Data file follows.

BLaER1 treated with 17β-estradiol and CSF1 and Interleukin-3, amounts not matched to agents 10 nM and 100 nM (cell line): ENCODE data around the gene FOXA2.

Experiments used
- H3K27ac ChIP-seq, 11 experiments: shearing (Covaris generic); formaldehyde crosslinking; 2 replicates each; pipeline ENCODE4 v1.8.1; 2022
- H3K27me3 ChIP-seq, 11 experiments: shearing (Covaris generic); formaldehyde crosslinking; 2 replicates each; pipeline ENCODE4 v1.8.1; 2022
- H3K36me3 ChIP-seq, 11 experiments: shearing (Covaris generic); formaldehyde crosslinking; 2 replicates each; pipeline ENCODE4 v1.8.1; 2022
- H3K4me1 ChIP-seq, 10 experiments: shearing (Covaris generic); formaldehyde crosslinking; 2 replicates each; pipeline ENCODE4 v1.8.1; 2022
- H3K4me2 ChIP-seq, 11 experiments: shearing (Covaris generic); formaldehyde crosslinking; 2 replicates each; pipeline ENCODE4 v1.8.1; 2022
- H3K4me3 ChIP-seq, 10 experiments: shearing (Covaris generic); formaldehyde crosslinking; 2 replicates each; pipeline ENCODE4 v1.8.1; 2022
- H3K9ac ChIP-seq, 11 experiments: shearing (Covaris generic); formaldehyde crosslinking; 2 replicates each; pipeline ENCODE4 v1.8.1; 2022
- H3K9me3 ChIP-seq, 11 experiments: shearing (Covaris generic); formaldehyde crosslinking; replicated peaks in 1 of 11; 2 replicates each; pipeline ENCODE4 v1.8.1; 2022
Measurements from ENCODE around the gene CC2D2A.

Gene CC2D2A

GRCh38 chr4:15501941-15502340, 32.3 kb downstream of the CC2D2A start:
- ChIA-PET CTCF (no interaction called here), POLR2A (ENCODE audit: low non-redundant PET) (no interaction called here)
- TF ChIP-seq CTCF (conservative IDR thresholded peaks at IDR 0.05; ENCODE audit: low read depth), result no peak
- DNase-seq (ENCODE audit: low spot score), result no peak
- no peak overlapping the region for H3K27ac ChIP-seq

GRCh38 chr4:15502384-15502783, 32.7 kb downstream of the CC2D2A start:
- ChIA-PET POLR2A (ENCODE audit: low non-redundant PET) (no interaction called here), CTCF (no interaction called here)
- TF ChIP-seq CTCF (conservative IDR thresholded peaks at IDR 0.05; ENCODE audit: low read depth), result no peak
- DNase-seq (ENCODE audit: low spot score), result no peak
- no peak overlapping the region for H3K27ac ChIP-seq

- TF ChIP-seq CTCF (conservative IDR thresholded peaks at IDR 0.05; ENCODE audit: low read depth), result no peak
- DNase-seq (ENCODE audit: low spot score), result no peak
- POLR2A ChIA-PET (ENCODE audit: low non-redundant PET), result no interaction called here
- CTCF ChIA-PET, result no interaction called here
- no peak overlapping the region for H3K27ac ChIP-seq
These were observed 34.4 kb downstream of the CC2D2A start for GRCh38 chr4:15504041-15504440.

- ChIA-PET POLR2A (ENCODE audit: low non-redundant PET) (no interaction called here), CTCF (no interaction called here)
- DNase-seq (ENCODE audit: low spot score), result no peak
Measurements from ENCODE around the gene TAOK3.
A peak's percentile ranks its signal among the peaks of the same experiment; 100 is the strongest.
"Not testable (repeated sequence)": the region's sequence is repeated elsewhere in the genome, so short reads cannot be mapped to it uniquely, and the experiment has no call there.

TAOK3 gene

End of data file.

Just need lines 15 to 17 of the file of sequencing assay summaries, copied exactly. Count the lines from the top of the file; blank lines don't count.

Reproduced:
- TF ChIP-seq CTCF (conservative IDR thresholded peaks at IDR 0.05; ENCODE audit: low read depth), result no peak
- DNase-seq (ENCODE audit: low spot score), result no peak
- no peak overlapping the region for H3K27ac ChIP-seq